Colombia’s recent passage of a constitutional amendment that expands military jurisdiction in cases of human rights violations is a major setback for justice. The reform would allow grave human rights crimes to be investigated and tried by the military justice system, in direct conflict with years of jurisprudence of Colombia’s high courts and the Inter-American Court of Human Rights.
Since Monday January 21st, approximately 1 500 people belonging to different social organizations of Arauca, maintain an on-going permanent pipeline blockade against oil extractive transnational corporations in different sectors of the region. Their objective is to reactivate the pacific mobilization of their demands to transnational oil companies and to the Colombian state.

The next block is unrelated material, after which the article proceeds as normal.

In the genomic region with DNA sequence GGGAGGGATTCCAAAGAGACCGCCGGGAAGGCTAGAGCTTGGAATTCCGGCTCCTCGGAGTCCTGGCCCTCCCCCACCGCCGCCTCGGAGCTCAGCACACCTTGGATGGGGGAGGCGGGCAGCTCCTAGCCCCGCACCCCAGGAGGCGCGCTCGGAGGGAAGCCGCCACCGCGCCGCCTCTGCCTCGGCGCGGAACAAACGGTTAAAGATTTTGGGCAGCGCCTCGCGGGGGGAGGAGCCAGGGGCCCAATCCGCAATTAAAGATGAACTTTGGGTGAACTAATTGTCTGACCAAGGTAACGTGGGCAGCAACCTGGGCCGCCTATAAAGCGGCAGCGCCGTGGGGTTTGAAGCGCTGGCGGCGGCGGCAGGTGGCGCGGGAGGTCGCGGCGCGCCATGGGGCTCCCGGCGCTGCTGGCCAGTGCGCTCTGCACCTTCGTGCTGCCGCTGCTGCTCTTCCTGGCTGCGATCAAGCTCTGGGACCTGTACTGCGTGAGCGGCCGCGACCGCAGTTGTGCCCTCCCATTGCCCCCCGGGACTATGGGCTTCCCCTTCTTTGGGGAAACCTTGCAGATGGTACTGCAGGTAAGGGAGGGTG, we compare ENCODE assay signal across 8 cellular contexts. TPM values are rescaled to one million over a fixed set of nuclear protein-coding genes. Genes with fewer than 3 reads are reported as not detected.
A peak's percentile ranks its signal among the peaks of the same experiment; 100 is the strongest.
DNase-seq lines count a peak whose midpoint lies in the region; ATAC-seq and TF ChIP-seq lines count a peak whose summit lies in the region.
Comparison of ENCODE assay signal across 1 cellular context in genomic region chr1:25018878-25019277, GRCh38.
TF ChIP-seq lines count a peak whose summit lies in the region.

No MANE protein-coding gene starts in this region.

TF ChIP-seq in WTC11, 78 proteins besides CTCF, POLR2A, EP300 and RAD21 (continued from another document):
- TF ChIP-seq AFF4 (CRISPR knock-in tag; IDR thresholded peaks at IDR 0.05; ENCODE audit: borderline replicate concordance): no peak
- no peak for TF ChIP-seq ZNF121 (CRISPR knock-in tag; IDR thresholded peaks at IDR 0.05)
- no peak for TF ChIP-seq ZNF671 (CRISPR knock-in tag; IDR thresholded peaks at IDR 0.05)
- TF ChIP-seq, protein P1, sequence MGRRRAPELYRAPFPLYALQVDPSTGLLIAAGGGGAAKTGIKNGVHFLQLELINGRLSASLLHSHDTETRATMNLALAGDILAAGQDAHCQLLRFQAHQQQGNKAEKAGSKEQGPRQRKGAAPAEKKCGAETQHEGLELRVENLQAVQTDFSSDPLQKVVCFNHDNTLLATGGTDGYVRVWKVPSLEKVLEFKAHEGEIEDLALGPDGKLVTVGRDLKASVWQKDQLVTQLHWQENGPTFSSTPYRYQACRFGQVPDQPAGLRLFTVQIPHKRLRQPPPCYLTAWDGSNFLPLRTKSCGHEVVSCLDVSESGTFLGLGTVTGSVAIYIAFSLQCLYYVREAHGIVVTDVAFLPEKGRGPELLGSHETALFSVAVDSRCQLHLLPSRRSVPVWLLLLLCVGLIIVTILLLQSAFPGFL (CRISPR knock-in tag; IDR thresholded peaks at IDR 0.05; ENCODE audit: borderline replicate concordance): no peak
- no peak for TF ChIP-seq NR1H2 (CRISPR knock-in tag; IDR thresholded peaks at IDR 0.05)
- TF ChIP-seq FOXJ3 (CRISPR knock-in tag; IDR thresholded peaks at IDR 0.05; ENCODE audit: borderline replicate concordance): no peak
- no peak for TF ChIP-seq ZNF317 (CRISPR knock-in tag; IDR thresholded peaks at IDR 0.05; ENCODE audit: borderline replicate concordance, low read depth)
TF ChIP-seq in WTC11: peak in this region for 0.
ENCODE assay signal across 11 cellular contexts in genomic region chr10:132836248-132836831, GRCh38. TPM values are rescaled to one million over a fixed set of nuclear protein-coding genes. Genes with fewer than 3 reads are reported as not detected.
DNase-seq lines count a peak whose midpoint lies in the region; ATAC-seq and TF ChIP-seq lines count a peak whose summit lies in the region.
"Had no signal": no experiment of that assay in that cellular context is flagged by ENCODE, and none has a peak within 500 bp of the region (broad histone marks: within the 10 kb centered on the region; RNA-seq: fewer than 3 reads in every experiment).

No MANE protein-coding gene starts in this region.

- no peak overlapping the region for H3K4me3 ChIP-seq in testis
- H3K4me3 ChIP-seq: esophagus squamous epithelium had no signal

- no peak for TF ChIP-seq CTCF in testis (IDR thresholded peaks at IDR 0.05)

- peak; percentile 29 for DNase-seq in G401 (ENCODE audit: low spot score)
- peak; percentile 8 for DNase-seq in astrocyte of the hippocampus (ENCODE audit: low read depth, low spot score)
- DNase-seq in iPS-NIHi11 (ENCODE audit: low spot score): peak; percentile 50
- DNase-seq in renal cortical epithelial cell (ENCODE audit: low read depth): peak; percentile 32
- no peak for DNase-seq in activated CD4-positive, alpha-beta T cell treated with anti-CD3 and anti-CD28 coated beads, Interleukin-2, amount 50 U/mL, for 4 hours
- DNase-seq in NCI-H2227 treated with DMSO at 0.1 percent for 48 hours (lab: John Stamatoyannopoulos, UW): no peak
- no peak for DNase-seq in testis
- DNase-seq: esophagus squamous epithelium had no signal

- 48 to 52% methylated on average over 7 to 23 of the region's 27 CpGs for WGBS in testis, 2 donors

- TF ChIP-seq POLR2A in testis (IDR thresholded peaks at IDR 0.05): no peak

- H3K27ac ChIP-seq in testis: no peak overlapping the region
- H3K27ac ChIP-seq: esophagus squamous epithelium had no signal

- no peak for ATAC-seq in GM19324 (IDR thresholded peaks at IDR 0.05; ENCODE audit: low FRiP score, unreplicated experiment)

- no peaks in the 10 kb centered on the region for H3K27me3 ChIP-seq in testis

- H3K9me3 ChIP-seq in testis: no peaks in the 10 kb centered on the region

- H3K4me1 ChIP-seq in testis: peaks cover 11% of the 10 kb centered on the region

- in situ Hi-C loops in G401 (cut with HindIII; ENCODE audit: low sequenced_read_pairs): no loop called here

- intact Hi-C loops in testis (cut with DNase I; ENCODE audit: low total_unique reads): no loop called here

On December 13th, 2012 the Government of Canada eased its ban on automatic firearms sales to Colombia and added Colombia to its Automatic Firearms Country Control List (AFCCL). Although controls remain on exporters, Canadian gun merchants now have the possibility of selling fully automatic weapons with high-capacity magazines — banned in Canada — to Colombia. Details of this story can be found in the following CBC report.
Thousands march in the Southern Colombian town of Pasto to demand land rights and an end to militarization and large-scale mining .
On October 12, 2012, a few days before historic negotiations between the FARC and Colombian government started, thousands marched in the Colombian city of Pasto, Nariño to show their dissatisfaction with the current administration and their desire “to construct peace with social justice.”